''The story of the Depression can be told quite simply through photographs of men's hats," claims Dyer. In photographs of the 1920s, hats are everywhere and ''the men wearing them are brimful of hope and expectation," but after the great crash of October 1929, things change. In Lange's 1933 photograph of a San Francisco bread line, one desperately hungry man looks out at us from a sea of hats, his battered fedora pulled low over his ears. By 1934, men are sleeping in the streets, using their hats as pillows, and in 1937 John Vachon captured a blind beggar holding his hat out on a street corner in Washington, D.C. The hat survives, but only just: In the early 1950s, in a new and affluent America, Garry Winogrand took a picture of a smart new Trilby sitting on its own on a hat stand.

For those who believe that the devil is in the details, this book practices nothing less than witchcraft and, on at least one occasion, the resurrection of the dead. In 1900, Alfred Stieglitz photographed Fifth Avenue in the snow: In the middle of the scene, flanked by carriages and horses, walks a small figure in a black coat. He appears again, in 1913, dragging a sled through Central Park, in a photograph by Strand, and he's still dragging the same sled 40 years later, across a different New York park, in a photograph by Kertész. In 1961, he is walking away from us in a photograph by Steve Schapiro, and by 1969 he's halfway down a deserted Brooklyn street captured by William Gedney.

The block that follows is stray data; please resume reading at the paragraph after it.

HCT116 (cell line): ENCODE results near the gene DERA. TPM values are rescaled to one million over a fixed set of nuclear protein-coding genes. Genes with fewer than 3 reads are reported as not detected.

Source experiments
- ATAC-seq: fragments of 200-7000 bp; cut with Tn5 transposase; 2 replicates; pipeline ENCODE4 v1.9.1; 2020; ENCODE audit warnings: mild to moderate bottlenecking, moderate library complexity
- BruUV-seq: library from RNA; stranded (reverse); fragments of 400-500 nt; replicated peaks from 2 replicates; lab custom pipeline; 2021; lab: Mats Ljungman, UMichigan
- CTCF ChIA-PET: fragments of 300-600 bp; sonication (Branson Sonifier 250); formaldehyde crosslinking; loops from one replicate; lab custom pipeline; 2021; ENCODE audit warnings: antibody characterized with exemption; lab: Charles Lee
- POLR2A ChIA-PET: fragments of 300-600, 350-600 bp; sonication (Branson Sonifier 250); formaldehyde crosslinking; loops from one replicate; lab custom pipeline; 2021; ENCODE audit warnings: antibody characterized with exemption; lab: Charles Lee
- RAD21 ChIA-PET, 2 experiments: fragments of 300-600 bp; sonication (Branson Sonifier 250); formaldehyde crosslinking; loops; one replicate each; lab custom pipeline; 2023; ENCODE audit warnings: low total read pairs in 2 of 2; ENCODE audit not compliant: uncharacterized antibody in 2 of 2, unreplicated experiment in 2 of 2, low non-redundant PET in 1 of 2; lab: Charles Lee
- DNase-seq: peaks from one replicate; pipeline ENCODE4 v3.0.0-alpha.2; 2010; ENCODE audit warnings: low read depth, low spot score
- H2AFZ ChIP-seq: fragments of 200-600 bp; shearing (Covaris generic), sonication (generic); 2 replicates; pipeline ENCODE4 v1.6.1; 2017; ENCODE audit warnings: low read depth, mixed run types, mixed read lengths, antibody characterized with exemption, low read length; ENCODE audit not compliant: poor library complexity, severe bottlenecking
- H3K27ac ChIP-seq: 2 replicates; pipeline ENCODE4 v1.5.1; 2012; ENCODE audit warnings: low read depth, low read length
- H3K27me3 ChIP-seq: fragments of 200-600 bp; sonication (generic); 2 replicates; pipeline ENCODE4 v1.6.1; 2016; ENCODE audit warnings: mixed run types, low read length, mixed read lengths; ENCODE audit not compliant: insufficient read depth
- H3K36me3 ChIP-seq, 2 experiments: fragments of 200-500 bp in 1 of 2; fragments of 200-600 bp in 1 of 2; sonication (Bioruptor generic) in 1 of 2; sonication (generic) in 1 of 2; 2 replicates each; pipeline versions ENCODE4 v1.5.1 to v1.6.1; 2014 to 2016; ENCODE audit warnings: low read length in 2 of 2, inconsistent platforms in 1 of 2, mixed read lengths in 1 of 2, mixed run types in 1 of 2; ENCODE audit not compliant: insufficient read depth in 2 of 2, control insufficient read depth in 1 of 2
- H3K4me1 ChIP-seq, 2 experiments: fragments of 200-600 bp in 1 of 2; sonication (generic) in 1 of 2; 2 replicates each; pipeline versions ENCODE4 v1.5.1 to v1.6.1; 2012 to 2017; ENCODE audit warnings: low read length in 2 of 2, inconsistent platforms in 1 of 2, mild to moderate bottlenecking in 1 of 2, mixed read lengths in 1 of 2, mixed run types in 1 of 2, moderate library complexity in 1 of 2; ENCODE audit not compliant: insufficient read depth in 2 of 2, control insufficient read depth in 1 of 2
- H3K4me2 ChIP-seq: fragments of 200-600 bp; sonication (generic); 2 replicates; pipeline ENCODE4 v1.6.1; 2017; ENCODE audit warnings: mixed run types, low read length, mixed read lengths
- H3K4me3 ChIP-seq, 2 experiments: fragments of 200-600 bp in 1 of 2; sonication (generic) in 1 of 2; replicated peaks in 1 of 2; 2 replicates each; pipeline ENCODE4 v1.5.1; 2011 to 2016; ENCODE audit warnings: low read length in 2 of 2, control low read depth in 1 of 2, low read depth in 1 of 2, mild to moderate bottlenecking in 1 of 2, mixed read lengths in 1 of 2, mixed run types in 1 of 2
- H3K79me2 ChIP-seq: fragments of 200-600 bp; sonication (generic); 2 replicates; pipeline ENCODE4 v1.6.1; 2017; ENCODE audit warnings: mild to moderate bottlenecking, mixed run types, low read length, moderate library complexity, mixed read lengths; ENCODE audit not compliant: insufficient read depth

It would be absurdly naive to think that this was the same man recurring, but at the same time it would be literal-minded not to, and part of what makes Dyer such a likable critic is his ready sense of wonder. Close to the end of ''The Ongoing Moment" Dyer simply places two photographs side by side and lets them speak. The first was taken by James Nachtwey in 1999, and shows an Albanian woman on the back of a truck. Her healthy face is hollowed with grief, and she holds her right hand to her mouth. The second was taken by Lange in 1936, and shows a migrant mother in Calfornia: Her bent right hand cups her mouth. The two women, 60 years and tens of thousands of miles apart, are identical. The shocking coincidence of the two images is far beyond questions of similarity, of quotation or citation; rather, by the end of this book, we are inclined to believe in the small miracle of the ongoing moment.

Dyer makes us want to look at photographs, and then look again, and, from them, to see the world anew. This is a book about photographs, but the best of it is only tangentially related to the printed image. When he describes one subject's face as ''downturned like the mouth of someone so habituated to unhappiness as to feel comfortable with it," or when he notes that ''At a certain point friendships arrive at a balance between memories of shared times and the beckoning future," he is talking not about photographs but about photography's great subject, which is the condition of being in the world.

Daniel Swift has written for The New York Times, The Nation, and Bookforum.

SEARCH THE ARCHIVES
 
Today (free)
Yesterday (free)
Past 30 days
Last 12 months
 Advanced search / Historic Archives